Territory Stories

Debates Day 3 - Thursday 1 May 2003

Details:

Title

Debates Day 3 - Thursday 1 May 2003

Other title

Parliamentary Record 11

Collection

Debates for 9th Assembly 2001 - 2005; ParliamentNT; Parliamentary Record; 9th Assembly 2001 - 2005

Date

2003-05-01

Notes

Made available by the Legislative Assembly of the Northern Territory

Language

English

Subject

Debates

Publisher name

Legislative Assembly of the Northern Territory

Place of publication

Darwin

File type

application/pdf

Use

Attribution International 4.0 (CC BY 4.0)

Copyright owner

Legislative Assembly of the Northern Territory

License

https://creativecommons.org/licenses/by/4.0/

Parent handle

https://hdl.handle.net/10070/278500

Citation address

https://hdl.handle.net/10070/420998

Page content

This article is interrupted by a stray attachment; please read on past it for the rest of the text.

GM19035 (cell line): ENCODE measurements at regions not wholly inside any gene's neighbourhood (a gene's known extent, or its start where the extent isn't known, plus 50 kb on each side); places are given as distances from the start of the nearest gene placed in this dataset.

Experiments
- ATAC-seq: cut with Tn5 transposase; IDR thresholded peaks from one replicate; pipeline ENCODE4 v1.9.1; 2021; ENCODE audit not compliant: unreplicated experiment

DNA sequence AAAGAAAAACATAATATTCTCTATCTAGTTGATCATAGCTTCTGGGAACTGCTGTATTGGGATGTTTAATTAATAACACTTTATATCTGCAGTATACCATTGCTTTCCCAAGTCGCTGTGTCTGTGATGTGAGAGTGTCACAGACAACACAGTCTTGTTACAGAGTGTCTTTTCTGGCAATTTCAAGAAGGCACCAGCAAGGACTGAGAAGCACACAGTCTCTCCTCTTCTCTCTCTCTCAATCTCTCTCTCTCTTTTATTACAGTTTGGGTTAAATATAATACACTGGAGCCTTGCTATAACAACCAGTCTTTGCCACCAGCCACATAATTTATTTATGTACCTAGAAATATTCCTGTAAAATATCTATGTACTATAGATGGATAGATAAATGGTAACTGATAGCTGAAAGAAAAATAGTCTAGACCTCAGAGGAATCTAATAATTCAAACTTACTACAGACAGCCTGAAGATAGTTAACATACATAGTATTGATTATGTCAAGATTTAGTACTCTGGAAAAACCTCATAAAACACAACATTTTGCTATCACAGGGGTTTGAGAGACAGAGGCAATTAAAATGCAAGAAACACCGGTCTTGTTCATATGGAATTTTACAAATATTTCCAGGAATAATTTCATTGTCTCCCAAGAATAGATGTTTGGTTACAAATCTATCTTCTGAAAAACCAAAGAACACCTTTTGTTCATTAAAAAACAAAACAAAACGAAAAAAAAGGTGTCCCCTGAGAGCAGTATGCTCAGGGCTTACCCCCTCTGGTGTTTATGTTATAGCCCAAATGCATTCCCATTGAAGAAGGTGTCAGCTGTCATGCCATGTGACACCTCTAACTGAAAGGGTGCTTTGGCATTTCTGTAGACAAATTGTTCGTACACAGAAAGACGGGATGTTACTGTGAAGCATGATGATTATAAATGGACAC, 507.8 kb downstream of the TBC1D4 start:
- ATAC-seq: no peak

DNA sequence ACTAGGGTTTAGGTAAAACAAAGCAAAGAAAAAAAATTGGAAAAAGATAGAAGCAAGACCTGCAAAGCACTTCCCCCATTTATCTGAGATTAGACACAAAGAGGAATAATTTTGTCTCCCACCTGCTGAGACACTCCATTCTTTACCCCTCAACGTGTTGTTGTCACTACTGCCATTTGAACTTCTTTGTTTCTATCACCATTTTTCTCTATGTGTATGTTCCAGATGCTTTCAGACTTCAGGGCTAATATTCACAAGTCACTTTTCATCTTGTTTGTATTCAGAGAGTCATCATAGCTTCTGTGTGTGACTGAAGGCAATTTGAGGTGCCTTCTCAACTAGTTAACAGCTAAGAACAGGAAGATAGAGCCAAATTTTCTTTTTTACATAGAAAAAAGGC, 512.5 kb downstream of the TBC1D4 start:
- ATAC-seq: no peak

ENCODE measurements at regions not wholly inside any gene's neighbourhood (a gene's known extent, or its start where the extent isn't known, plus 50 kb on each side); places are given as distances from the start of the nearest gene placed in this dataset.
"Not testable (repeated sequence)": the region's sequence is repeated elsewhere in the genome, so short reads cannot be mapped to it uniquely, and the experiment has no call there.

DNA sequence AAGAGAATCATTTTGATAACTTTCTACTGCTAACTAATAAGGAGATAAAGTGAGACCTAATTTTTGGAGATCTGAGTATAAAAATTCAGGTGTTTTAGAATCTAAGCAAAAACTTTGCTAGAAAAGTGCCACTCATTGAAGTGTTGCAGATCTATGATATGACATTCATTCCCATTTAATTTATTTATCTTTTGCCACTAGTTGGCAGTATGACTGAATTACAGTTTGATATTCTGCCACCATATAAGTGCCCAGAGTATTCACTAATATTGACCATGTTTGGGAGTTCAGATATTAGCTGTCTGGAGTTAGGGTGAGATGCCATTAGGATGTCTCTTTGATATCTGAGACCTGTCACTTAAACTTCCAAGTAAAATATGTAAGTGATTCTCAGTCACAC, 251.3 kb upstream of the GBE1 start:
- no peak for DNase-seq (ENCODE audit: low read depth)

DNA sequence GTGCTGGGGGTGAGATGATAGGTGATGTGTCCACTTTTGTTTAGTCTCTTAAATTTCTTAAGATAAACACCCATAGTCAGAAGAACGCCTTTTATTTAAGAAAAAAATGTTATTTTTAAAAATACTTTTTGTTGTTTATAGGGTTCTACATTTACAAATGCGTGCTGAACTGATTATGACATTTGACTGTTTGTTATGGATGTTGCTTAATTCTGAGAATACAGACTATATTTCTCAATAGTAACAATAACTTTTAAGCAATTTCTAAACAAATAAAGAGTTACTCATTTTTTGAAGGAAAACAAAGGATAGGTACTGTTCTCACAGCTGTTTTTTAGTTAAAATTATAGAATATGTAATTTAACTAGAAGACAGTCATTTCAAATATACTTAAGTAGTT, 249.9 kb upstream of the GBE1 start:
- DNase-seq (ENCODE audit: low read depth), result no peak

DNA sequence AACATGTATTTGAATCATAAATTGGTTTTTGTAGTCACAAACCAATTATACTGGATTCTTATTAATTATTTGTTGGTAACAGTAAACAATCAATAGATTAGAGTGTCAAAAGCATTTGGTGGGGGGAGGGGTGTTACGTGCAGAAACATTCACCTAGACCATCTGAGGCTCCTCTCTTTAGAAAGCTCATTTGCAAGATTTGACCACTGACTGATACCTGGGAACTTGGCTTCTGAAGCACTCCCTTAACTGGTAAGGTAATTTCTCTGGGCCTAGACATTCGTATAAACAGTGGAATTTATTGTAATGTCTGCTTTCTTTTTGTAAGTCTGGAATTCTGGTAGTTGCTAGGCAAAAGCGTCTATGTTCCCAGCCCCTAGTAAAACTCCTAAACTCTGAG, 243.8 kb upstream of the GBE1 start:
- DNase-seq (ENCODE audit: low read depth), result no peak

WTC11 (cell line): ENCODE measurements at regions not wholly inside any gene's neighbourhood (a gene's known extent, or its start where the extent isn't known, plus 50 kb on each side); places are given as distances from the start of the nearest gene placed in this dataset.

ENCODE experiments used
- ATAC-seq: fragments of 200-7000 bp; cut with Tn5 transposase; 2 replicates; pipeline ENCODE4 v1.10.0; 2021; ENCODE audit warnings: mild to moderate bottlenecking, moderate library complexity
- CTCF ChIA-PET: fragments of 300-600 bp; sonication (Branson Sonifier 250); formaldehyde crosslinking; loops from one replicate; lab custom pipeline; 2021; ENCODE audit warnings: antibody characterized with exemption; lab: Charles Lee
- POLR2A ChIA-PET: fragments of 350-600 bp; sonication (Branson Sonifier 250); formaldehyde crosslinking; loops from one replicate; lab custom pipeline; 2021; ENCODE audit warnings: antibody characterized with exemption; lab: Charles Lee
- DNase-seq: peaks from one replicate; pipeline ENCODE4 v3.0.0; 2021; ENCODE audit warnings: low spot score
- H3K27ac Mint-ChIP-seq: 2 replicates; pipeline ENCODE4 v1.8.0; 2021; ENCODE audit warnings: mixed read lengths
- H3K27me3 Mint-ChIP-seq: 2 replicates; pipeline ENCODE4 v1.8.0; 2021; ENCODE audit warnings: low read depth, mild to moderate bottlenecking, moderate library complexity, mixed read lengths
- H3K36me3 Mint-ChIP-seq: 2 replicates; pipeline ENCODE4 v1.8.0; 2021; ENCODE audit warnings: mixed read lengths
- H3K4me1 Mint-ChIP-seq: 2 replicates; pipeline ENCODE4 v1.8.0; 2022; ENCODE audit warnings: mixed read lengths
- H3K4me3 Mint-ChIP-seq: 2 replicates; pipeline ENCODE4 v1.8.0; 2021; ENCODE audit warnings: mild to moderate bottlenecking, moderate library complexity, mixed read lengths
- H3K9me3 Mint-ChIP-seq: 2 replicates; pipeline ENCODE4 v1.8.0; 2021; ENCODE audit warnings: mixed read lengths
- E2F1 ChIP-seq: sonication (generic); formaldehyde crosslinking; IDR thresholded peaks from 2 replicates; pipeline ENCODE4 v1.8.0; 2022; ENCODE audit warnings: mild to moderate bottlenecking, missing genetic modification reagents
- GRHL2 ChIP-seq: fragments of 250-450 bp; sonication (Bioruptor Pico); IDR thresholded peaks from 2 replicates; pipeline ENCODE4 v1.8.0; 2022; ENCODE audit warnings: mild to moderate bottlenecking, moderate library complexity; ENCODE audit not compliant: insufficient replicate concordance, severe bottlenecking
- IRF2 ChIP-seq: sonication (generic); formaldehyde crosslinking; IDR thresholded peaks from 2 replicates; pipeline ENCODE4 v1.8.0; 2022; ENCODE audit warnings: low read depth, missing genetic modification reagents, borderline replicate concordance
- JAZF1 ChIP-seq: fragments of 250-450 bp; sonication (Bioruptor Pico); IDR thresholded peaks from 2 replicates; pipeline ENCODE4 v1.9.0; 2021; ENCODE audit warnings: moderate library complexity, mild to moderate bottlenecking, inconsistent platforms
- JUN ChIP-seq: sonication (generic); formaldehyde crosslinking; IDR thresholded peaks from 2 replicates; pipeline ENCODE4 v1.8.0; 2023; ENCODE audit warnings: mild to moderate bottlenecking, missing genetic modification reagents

DEBATES - Thursday 1 May 2003 have said the cost of the parliament was $125 000, which was indicated. To expect me to sit there at my desk - for how long? How long do you want me to sit there at my desk and wait for a call from the member for Katherine? From memory, it was a Cabinet day, so I was waiting to go into Cabinet. I took the call to go to radio, and then I had to go to Cabinet. The member for Katherine bleats and complains in typical fashion from this opposition which has not quite grasped the role of an opposition yet. You can actually ask for briefings. There is a deficit briefings being sought by this opposition. We had the unseemly sight o f the Leader of the Opposition talking to important counter-terrorism legislation saying: I do not know the answer to this question, and I hope that the minister answers it, but he never came for a briefing. We had to write to the member for Goyder and ask him to come. We had to contact him, and really persuade him to come for a briefing. The Minister for Justice and Attorney-General was totally frustrated by trying to get you for a briefing ... Members inteijecting. Mr DEPUTY SPEAKER: Order! All the other speakers have had a fair chance to speak in silence. Order, please. Mr Ah Kit inteijecting. Mr DEPUTY SPEAKER: Order, member for Amhem! Ms MARTIN: So, we have the opposition not taking the briefings that they should about important legislation before this parliament. As an example of that, the Leader of the Opposition, who should be setting the example, did not even take the opportunity for a briefing and stood in here, a man who should be embarrassed when he said: I do not know the answer to this, I hope the minister can answer it. But he has not taken the opportunity for a briefing. As well, underpinning why the Speaker expressed her frustration about the behaviour of the opposition in this sittings, we have seen over the last 21 months 320-odd questions asked in this parliament, 22 of which were about Alice Springs. As I understand it, not one of those was about crime! All of a sudden, you have discovered Alice Springs and Central Australia, and you have discovered crime. What hypocrisy! It was good to have this sittings here in Alice Springs to expose your hypocrisy and the poor performance of your local members to the Central Australian community. You are a disappointment to the running of this parliament. You do not attend briefings, you make rhetoric instead of real action, and then you turn around and criticise the Speaker which really underpins the fact that you do not have respect for this parliament and parliamentary processes. However, this is the adjournment debate, and I have issues to tackle that are important issues, recognising the work done in Central Australia and excellence that has happened in Central Australia - which happens, may I say, very often. I would like to draw attention to yet another area of excellence in the arts in Alice Springs. In my ministerial statement on Tuesday, I was very happy to spend time talking about the arts and the enormous contribution Central Australians make to our artistic endeavors. Central Australia and Alice Springs has an extraordinary number of talented artists who continue to represent the region with distinction and honour. On 6 April, the Music and Film Independent Artists held their 2003 MAFIA Documentary Awards at the Valhalla Cinema in Glebe in Sydney. MAFIA is a non-profit Australian arts cooperative established in 2001 with a mission to help independent artists create, collaborate and demonstrate their art. The inaugural award was held in 2002. The judging panel for the 2003 awards included distinguished arts and practitioners in films and documentary making. The films submitted had to be produced on a digital format and were run for less than 8 minutes. Finalists were selected for their originality, coherence and innovation. Eight finalists were selected for the awards. Alice Springs-based filmmaker and director David Vadiveloo was awarded Best Film for Bush Bikes. This is a story about a group of inventive Central Australian children making their way to a waterhole for a swim. The win is a considerable coup for a Northern Territory independent documentary filmmaker, as it was the overall national first prize as judged by respected peers in an open competition. I would like to pay tribute to David Vadiveloos outstanding success in being awarded Best Film. Central Australia has proved itself a fertile ground for creativity and excellence in the arts and, on behalf of this parliament, congratulations. I would also like to share an experience I enjoyed a couple of weeks ago, on 5 April, at the presentation dinner for the Young Achievers Awards at the launch of National Youth Week. All the finalists and winners were outstanding, and I am sure the judges 4001


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